By Tim Kreider, a cartoonist, an essayist and the author of the forthcoming collection We Learn Nothing (THE NEW YORK TIMES, 19/06/11):
When I was 17, I took a record of John Cage’s piano pieces out of the library. The pieces were interesting, but what really arrested my attention was the B-side of the album — a work called “The Dreamer That Remains,” by a composer I’d never heard of named Harry Partch. This was music from another planet: unearthly yowling strings, metallic twangs, rippling liquid percussion. I couldn’t even identify the instruments.
I loaned the record to a friend of mine, the only other person in the world I then knew who liked classical music. The piece’s refrain, in which a chorus of corpses in a funeral home sing, “Let us loiter together/And know one another,” became a two-man in-joke between us. For years, as far as we could tell, we were the only people who knew about Harry Partch. He was, in a sense, ours.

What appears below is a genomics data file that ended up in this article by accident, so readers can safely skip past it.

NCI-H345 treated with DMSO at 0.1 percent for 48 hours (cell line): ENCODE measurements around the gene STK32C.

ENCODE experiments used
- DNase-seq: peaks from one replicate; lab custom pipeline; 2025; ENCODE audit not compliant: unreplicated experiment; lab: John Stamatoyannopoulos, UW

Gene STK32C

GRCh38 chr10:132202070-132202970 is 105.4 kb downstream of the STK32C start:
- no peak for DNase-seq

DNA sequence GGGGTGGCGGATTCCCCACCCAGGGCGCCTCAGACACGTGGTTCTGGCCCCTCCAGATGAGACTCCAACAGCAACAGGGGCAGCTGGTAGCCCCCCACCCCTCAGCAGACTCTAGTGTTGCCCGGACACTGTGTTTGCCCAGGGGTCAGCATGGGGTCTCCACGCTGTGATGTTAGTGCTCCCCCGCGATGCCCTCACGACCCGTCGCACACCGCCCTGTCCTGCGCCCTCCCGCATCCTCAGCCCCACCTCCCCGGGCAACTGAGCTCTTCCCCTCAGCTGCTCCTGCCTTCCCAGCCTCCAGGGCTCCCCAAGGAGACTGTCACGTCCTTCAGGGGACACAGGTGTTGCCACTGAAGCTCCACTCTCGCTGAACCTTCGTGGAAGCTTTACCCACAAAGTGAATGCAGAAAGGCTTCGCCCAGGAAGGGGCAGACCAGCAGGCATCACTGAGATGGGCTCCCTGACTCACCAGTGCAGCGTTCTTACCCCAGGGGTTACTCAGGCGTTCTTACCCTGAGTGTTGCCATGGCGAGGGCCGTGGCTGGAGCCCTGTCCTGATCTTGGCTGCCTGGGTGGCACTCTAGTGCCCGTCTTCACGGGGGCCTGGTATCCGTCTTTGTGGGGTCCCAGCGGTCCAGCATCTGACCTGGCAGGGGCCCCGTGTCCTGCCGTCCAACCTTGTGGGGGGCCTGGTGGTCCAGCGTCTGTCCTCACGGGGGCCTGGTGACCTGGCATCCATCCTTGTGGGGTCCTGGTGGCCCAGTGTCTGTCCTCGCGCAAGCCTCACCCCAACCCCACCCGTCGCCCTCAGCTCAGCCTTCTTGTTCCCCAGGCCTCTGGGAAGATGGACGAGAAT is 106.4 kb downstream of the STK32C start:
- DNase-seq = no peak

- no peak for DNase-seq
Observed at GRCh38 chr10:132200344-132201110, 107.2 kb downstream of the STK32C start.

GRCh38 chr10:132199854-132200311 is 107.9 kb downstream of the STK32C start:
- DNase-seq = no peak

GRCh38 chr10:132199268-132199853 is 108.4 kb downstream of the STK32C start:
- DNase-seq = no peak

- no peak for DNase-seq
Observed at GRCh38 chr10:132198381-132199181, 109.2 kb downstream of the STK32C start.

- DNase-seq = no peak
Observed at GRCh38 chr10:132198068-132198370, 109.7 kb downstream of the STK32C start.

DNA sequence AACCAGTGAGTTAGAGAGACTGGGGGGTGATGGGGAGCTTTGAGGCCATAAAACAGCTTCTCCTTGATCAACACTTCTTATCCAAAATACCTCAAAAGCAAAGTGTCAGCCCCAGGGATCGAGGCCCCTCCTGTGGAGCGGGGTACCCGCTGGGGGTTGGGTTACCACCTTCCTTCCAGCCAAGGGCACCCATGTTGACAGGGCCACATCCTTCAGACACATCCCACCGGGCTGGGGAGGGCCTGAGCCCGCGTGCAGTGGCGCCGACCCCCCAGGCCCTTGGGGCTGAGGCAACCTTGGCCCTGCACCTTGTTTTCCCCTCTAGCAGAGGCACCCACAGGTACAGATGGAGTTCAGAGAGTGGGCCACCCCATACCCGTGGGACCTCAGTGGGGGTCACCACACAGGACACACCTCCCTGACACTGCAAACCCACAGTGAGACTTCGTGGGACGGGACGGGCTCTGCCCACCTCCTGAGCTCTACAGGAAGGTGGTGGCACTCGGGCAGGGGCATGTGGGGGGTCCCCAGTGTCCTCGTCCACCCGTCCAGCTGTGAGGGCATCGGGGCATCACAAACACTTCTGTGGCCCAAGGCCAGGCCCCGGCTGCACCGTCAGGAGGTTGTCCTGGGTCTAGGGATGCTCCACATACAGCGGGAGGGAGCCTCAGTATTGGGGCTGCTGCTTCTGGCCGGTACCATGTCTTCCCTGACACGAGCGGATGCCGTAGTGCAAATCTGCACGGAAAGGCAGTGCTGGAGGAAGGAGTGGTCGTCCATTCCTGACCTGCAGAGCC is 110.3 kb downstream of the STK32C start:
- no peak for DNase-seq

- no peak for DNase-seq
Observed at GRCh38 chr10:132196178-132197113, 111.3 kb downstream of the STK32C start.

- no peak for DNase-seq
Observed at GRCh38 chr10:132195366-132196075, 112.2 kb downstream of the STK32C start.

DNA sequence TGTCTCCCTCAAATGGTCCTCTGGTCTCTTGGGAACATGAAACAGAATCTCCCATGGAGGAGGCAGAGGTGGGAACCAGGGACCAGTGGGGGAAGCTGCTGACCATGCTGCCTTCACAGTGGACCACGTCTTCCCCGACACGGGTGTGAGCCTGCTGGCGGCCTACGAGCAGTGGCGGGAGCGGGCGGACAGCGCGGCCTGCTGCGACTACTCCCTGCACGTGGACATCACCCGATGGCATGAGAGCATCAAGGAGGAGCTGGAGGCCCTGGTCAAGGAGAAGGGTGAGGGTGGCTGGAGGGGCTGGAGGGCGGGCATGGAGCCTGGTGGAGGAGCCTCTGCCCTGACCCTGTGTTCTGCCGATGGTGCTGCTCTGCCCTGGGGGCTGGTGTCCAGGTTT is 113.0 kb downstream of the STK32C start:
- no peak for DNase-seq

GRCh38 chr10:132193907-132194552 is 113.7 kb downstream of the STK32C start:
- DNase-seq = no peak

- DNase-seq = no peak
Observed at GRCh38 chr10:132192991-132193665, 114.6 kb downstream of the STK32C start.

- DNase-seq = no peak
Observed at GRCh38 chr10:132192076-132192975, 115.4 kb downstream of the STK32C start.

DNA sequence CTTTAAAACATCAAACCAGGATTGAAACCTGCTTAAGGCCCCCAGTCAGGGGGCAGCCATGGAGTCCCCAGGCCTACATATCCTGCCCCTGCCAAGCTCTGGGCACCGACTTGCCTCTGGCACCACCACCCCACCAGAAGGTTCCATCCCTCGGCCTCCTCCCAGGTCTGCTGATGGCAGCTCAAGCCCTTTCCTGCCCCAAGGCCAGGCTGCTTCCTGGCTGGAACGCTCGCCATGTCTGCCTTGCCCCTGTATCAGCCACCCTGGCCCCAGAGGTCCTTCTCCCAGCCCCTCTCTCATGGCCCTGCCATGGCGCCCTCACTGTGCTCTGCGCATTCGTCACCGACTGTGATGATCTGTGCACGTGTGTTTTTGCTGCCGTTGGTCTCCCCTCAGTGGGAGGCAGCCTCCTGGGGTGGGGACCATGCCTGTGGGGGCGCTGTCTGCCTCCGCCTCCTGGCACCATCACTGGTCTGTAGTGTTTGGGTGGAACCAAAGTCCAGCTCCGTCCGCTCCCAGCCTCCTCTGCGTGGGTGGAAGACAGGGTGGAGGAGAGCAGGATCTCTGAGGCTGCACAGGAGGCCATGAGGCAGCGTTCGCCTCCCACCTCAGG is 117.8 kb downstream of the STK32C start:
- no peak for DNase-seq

This was in the ’80s, a time when there was simply no way of learning much more about Harry Partch, at least not that I knew of. If I were a 17-year-old discovering Harry Partch today, I could Google him, and I’d immediately find the Harry Partch Information Center and Corporeal Meadows, where I’d learn all about his system of intonation with a 43-note octave and his instruments made of bamboo, jet-engine nose cones, artillery-shell casings and whiskey bottles, with names like the Gourd Tree, Boo II, Zymo-Xyl and Marimba Eroica. I’d even find listings for the rare public performances of Partch’s work. Maybe most important, I’d be able to connect with hundreds of other people who were interested in Harry Partch, avant-garde music and other weird stuff, and not have to feel so eccentric and freakish and alone.
All of which is good, of course. That’s what the Internet is for, yes? Information — zettabytes of information — at our instantaneous disposal.